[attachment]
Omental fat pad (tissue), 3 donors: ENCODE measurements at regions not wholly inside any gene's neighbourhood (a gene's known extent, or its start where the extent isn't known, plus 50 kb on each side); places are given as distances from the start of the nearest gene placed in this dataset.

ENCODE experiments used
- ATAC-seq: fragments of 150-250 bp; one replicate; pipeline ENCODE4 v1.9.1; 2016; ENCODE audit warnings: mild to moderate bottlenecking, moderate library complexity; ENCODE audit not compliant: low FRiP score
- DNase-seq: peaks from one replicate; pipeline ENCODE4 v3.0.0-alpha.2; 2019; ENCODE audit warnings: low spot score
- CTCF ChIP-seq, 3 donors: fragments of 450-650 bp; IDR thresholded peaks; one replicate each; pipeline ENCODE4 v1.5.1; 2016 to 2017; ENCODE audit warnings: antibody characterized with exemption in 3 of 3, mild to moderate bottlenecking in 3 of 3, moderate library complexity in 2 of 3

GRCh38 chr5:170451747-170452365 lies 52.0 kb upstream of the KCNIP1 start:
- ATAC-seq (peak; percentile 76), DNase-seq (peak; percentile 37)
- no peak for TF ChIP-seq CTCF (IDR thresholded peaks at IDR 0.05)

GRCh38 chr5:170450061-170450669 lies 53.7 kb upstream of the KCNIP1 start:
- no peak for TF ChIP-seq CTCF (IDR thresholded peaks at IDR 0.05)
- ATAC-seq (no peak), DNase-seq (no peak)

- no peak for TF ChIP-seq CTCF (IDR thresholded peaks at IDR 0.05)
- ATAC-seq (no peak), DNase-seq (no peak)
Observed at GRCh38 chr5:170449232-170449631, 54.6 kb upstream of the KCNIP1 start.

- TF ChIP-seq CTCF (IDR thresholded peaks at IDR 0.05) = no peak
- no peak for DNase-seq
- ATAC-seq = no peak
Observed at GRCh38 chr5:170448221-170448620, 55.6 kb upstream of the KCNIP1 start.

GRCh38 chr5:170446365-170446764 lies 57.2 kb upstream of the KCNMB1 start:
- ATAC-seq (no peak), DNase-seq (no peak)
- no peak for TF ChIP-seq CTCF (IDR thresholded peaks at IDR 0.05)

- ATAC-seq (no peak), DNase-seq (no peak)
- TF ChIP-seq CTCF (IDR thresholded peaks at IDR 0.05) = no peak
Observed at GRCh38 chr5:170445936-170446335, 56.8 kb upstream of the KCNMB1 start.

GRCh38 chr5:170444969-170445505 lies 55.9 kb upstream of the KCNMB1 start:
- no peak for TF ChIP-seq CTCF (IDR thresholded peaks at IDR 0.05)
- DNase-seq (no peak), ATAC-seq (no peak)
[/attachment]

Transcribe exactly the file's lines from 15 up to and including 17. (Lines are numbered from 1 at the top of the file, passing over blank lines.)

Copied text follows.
- TF ChIP-seq CTCF (IDR thresholded peaks at IDR 0.05) = no peak
- no peak for DNase-seq
- ATAC-seq = no peak